Prominent esports organization Andbox hires James Frey as CEO

Prominent New York City esports organization Andbox has hired filmmaker, businessman and controversial writer James Frey as its first CEO. In doing so, the organization hopes to continue its evolution from a competitive gaming team into a wide-ranging entertainment brand.

Andbox is the largest esports organization based in New York, fielding teams in Overwatch, Valorant and Call of Duty in addition to a roster of dedicated content creators. The org was founded by Sterling.VC, a venture fund under the umbrella of former New York Mets parent company Sterling Equities. Since its foundation in 2017, Andbox has mostly focused on its efforts as a competitor in some of the major franchised esports leagues — but over the past year, the company has increasingly borrowed from the entertainment industry playbook to produce its own video and podcast content.

Since joining Andbox in October 2021, Frey has largely worked from the shadows while familiarizing himself with both the company and the esports ecosystem in which it operates. “There’s been a gargantuan learning curve for me,” he said. “I’m not going to come in here and pretend that I’m a know-it-all about esports because I’m not.” With three months of esports-industry experience under his belt, Frey is ready for his debut as the esports organization’s front-facing CEO.

However, Frey is no stranger to the gaming industry. Before becoming CEO of Andbox, he served as chief content officer at 3BLACKDOT, a global entertainment company that develops both Hollywood films such as “Queen and Slim” and video-game-inspired content such as the YouTube series “Alpha Betas.” Frey’s purview at 3BLACKDOT was more on the Hollywood side of the business, but his work with the company gave him a window into gaming’s growing role as a breeding ground and source of inspiration for new forms of narrative content. 

Prior to 3BLACKDOT, Frey was the founder and CEO of Full Fathom Five, a publishing company that has collaborated with game developers such as Glu Mobile and Niantic, where he helped develop IP alongside games.

Before founding Full Fathom Five, Frey worked full-time as an author. His most well-known work is “A Million Little Pieces,” a 2003 book that Frey claimed was a memoir about his experiences as an alcoholic and drug addict, though parts of it were later criticized as overstated and/or untrue. The book topped the New York Times Best Seller list for 15 weeks amid a controversy over its veracity that notoriously erupted onto the set of “The Oprah Winfrey Show” in 2006.

Now making waves in another industry, Frey spoke freely about the scandal, describing it as an experience that ultimately strengthened him as both a creator and businessman. “I think a lot of what happens when you create controversial products is you’re pushing people’s buttons, or you’re making them look in the mirror in a way that makes them uncomfortable, or you’re breaking new ground,” Frey said. “And, very frankly, we’re going to do all those things with some of the things we do at Andbox.”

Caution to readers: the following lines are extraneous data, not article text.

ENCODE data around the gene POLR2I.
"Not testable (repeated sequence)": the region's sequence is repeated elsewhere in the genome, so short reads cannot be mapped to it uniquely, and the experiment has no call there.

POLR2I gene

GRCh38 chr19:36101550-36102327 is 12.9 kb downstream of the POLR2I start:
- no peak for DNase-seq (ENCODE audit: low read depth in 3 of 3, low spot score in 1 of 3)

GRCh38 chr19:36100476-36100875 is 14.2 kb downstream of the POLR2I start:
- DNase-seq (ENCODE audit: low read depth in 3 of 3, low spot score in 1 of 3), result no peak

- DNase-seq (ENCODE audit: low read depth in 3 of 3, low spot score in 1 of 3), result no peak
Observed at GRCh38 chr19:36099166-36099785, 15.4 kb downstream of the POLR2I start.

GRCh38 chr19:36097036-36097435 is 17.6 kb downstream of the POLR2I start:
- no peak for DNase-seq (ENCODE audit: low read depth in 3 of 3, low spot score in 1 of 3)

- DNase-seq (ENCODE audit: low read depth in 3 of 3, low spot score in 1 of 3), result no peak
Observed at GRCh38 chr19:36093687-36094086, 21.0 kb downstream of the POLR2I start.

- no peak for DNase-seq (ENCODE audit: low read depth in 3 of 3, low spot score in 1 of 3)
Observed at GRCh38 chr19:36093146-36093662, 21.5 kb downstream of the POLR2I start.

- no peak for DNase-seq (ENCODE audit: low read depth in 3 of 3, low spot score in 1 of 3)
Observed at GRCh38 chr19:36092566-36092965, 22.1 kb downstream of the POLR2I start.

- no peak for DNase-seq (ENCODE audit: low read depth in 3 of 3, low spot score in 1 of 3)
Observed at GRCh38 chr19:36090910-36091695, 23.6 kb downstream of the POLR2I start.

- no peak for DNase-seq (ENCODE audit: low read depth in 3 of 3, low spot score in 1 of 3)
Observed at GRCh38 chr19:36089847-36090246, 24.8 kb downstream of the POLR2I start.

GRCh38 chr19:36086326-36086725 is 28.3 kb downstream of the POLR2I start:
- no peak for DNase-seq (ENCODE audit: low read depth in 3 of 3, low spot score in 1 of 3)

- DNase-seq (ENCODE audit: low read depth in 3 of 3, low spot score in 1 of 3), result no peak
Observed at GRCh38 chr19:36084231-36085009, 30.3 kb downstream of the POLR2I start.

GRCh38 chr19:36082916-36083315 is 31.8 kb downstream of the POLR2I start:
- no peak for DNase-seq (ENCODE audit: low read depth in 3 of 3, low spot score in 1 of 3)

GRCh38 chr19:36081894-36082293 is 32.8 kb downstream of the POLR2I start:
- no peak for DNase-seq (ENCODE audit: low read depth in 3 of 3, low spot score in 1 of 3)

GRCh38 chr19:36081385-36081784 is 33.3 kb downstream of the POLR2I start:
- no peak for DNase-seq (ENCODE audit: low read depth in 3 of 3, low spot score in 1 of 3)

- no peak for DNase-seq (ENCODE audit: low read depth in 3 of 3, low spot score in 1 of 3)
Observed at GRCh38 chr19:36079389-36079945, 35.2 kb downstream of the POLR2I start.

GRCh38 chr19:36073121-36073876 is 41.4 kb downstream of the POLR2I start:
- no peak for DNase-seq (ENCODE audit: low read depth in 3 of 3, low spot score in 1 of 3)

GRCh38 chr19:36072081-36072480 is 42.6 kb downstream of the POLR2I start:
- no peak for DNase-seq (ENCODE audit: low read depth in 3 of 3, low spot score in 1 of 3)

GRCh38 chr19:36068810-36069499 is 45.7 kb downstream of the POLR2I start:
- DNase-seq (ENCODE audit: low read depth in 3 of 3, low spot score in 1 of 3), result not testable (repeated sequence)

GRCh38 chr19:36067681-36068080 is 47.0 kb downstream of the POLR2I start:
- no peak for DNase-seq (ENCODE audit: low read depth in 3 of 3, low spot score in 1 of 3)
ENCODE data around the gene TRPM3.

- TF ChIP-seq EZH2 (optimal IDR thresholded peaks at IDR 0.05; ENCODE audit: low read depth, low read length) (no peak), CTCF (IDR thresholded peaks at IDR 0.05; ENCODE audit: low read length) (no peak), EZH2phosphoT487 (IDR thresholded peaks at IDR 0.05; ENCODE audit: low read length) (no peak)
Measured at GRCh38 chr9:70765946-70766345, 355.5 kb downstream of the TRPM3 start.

“He’s had a long career and done a ton of amazing things, from a talent perspective,” said Farzam Kamel, Andbox’s president and co-founder. “[The controversy] doesn’t seem relevant.”

Indeed, it was Frey’s decades of experience in the entertainment industry that made him an attractive candidate for the CEO role. “We didn’t want anyone with experience that would have been redundant with what we know how to do,” Kamel said. “I think he’s learning enough to be dangerous, where he can know what is culturally interesting and not interesting to fans. I don’t think he needs to get involved in the nuts and bolts of team-management operations.”

As esports organizations expand into new revenue streams, some observers anticipate that esports companies are likely to hire an increasing number of executives from outside industries — such as entertainment.

The phenomenon could be compared to when Activision hired executives from brands like Nestle and Unilever 30 years ago, countered Ann Hand, CEO of esports entertainment company Super League. “They brought in all of that outside expertise and rigor, and it turned it into a massive, still-very-much-thriving enterprise,” Hand said. “I think the next place you’re seeing it start to happen is these professional esports organizations opening their doors to what you might deem as outsiders.”

Frey’s outside perspective is already shaking things up in the Andbox front office. The organization is looking into producing narrative content based on the personalities on its roster, though Frey declined to share more details about the project. Kamel said Frey’s presence is “energizing for our entire organization,” giving the company the confidence and experience it needs to conquer the world of gaming and esports entertainment. 

“We’re looking to not only become a premier esports organization,” Frey said, “but to become a premier entertainment brand.”